Finally, I made it to the bar. Tanya, the bartender, saw me and asked me if I wanted the usual. I nodded yes. Beer. Not light, though. I ain't no lightweight.
I pulled out the barstool. Someone had ripped the top of it with a knife and the stuffing was coming out. Whatever. I sat on it, and looked at Fiona on my right. Or was it Felicity? Who cared, really? Once you get beyond the point of knowing someone's name, how often do you really use it anyway?
The main thing I liked about her is that she always came alone. She didn't have that horrid habit most females have of bringing a 'friend' everywhere they go. Everyone knows women don't have friends. They have competition. As usual, she looked as if she had been crying. A half empty whiskey sour sat in front of her. I indicated to Tanya to get her another one.
I knew she liked corny jokes, so I told her the stupidest one I could think of, which was this: Why was the dolphin depressed? Because he couldn't find his porpoise in life.
Fiona (I guess) laughed a sad little laugh. "You always know how to make me laugh," she muttered, barely audible. I encouraged her to finish her drink, as she had another waiting for her. She did so.
I got her talking about why she was sad all the time, as if I cared. Then I told her how pretty she was, which she wasn't. Don't get me wrong, she wasn't ugly; she just wasn't what you might call a 'prize'. I told her how pretty her lips were...if she wore a different shade of lipstick. Then I told her legs were quite shapely...but why did she wear those capri pants that made her hips look huge? You get the idea. Or not. What do I care?
As she finished her fifth drink, I talked about her feet. She reached under the bar and removed them. I mentioned her legs again, and she quickly took those off. While her hands were pretty, why did she wear that weird color nail polish? Off came her arms.
Tanya was busy with the Mexicans, so I left the money for my tab on the bar, leaving a generous dollar tip. I scooped up Fiona and headed outside, looking back once to ensure I had not forgotten anything.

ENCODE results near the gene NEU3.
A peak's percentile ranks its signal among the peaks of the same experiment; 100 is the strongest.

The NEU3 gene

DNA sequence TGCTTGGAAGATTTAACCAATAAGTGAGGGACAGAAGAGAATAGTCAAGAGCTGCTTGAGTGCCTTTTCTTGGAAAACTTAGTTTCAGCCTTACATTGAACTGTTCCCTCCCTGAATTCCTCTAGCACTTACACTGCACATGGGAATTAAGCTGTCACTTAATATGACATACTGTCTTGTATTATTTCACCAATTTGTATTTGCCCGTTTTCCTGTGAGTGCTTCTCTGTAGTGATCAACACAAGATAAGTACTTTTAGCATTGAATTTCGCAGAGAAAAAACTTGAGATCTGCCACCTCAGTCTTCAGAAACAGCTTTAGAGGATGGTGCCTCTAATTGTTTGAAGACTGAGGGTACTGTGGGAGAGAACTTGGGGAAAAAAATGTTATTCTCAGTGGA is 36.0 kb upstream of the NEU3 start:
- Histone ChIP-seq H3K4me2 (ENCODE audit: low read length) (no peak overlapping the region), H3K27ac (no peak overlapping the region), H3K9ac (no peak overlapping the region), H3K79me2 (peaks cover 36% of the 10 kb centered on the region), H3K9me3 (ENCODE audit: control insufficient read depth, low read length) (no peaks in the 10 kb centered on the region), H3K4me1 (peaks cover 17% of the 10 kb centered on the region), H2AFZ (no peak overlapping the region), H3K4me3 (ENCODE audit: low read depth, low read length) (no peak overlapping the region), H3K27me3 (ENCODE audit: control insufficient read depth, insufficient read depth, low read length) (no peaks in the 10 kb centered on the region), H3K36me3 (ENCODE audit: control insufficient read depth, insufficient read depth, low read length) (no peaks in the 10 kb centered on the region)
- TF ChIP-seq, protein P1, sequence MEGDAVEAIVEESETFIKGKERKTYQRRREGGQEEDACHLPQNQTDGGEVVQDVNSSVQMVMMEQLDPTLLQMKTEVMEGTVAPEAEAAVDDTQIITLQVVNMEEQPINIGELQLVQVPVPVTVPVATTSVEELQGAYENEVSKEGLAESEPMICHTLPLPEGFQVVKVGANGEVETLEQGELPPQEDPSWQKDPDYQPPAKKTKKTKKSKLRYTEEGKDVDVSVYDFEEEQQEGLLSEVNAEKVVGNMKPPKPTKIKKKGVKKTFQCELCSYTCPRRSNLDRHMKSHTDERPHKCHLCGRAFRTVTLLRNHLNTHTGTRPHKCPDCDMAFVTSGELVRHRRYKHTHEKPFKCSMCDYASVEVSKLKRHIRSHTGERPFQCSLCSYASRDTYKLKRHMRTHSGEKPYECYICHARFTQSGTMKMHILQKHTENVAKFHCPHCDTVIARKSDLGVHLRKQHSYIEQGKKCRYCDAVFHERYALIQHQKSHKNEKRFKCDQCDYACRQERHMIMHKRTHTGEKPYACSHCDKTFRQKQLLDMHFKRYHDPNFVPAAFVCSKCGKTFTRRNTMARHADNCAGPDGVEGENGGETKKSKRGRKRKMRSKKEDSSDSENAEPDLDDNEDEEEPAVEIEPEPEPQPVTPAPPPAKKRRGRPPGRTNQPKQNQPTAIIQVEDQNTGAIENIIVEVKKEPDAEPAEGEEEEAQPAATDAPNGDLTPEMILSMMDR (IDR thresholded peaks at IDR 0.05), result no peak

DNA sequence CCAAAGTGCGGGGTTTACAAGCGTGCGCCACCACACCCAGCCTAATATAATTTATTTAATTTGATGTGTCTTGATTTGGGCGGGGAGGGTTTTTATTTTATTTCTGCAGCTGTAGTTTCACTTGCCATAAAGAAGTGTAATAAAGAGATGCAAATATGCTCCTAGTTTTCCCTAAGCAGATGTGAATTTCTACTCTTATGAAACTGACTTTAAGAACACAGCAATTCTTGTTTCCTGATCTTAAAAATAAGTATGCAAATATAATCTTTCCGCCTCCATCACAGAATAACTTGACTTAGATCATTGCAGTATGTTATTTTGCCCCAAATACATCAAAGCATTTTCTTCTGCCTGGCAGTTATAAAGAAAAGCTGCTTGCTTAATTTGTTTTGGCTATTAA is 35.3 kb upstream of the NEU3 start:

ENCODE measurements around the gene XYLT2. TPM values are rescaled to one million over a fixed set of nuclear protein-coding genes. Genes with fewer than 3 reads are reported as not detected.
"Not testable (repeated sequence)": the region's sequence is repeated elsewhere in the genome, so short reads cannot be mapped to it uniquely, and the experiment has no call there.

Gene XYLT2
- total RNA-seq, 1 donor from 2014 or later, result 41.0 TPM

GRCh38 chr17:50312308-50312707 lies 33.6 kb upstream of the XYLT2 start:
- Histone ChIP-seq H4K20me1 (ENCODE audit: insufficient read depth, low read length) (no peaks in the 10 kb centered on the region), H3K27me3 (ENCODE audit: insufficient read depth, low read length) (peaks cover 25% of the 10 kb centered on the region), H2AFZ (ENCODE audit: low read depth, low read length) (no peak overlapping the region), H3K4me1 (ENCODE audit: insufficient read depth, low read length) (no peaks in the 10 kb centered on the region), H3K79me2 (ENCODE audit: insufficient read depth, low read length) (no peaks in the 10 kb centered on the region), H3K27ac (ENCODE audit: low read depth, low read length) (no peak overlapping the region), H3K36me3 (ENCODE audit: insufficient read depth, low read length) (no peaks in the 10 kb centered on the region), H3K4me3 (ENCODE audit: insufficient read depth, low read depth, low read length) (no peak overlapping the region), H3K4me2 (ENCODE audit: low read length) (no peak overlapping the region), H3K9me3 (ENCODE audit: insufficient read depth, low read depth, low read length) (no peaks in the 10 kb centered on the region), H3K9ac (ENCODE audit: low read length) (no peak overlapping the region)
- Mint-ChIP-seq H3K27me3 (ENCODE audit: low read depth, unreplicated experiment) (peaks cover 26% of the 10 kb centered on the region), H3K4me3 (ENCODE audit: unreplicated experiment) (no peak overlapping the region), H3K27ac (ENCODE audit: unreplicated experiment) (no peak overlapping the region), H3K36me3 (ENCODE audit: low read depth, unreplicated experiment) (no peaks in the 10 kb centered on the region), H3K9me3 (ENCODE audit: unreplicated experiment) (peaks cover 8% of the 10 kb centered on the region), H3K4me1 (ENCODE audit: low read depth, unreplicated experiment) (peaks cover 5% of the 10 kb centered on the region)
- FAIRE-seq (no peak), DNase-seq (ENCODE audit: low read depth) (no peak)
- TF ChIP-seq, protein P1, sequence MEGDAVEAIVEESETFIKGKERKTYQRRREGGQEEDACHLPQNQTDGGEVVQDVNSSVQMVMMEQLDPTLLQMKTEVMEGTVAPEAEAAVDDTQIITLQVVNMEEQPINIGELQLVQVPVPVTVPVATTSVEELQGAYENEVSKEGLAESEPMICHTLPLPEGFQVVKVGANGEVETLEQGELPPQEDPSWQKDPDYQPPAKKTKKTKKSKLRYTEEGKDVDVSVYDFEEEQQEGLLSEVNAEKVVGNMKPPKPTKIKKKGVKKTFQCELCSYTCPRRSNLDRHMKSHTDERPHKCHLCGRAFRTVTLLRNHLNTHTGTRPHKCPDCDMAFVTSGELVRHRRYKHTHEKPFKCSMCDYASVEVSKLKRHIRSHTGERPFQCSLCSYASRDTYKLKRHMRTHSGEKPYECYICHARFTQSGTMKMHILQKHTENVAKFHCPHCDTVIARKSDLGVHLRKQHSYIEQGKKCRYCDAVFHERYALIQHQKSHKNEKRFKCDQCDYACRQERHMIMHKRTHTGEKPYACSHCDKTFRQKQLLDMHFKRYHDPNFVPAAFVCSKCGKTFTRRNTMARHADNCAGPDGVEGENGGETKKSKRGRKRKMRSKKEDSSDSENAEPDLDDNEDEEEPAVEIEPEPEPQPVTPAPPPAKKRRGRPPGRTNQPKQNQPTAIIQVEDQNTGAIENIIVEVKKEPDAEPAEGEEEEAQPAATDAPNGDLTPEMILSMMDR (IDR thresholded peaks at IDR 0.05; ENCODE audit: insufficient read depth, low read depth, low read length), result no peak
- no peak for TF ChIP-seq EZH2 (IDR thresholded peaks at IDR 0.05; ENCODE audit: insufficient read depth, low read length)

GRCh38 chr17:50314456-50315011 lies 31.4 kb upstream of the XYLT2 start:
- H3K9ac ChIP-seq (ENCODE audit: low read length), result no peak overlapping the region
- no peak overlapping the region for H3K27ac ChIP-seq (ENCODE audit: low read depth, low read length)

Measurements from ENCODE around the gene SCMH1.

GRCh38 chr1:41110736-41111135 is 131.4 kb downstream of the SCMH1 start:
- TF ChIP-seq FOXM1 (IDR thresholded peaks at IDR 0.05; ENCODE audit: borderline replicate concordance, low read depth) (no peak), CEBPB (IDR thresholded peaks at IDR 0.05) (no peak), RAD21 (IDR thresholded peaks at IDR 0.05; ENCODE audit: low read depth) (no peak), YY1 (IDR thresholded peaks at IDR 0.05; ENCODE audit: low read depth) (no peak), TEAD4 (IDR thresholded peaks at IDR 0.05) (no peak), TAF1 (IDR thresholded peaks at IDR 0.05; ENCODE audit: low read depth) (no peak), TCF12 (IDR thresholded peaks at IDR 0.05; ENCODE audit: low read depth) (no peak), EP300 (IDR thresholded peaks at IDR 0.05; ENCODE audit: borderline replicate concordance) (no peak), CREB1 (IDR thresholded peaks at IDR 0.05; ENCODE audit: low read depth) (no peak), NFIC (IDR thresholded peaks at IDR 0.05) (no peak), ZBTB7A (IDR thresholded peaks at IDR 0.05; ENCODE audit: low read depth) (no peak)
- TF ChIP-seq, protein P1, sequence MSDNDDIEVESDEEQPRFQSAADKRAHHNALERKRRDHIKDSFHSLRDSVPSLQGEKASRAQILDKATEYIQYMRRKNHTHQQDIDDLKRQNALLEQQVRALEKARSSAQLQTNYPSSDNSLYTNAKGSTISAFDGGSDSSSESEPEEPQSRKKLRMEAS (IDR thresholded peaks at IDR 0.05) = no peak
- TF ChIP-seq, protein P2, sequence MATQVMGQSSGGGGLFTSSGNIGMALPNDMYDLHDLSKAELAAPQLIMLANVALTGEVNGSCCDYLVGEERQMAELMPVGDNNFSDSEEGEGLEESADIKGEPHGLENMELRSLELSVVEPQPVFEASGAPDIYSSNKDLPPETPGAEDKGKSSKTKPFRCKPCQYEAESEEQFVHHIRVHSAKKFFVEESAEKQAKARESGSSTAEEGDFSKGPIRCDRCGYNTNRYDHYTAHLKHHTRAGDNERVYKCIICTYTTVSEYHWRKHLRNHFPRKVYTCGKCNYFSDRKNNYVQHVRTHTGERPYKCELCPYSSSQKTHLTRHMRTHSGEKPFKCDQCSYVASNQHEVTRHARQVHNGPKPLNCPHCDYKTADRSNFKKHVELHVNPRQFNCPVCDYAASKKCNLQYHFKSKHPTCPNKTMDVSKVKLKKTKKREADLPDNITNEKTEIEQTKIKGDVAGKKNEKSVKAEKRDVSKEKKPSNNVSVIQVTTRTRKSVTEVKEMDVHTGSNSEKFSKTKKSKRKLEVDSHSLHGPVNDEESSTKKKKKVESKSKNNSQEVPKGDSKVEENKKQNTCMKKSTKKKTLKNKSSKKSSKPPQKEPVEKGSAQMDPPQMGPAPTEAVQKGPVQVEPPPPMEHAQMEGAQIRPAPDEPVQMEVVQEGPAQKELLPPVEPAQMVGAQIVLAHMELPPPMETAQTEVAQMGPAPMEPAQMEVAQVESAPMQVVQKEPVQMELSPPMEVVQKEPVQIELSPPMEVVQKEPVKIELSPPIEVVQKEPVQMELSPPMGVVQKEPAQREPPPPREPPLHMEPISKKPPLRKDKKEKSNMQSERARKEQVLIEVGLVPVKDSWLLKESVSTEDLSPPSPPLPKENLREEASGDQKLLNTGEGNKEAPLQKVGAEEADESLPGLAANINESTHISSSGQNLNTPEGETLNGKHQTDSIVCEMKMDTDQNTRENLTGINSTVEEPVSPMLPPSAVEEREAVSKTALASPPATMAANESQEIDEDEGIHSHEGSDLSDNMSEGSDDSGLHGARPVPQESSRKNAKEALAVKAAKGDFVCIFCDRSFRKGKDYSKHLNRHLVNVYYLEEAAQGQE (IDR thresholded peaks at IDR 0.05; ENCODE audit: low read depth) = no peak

It was actually snowing now. Just flurries, but I was in no condition to walk. I opened the presumptive Fiona's purse and found her car keys. I dumped Fiona into the passenger seat. I adjusted the driver's side seat and mirrors then started the car.
I drove her the short distance to my house. I gathered Fiona into my arms and dropped her onto my twin bed. I remembered I had left the passenger door open and the dome light was on, but so what? What's the worst that could happen? Someone else's car would get stolen. The battery might die. Or something good could happen, like a homeless guy would have shelter for the night. In any case, it didn't affect me.
I rearranged Fiona as best I could and got (what I supposed was defensible in a court of law if it came to that) consent.
After, I pushed her over and slept with her. It had been a long time since I had slept with a warm body. It was kind of irritating, as I couldn't toss and turn as much as I usually do.
The alarm went off at eleven. My shift started at noon. I got out of bed, showered and got into my uniform. Before I left I looked at Fiona.
She was in more pieces than before. Well, I ain't no king and I ain't go no horses nor any men. She would just have to put herself back together again.
And if she didn't?
I don't suppose it'll hurt the world none to have yet another broken person in it.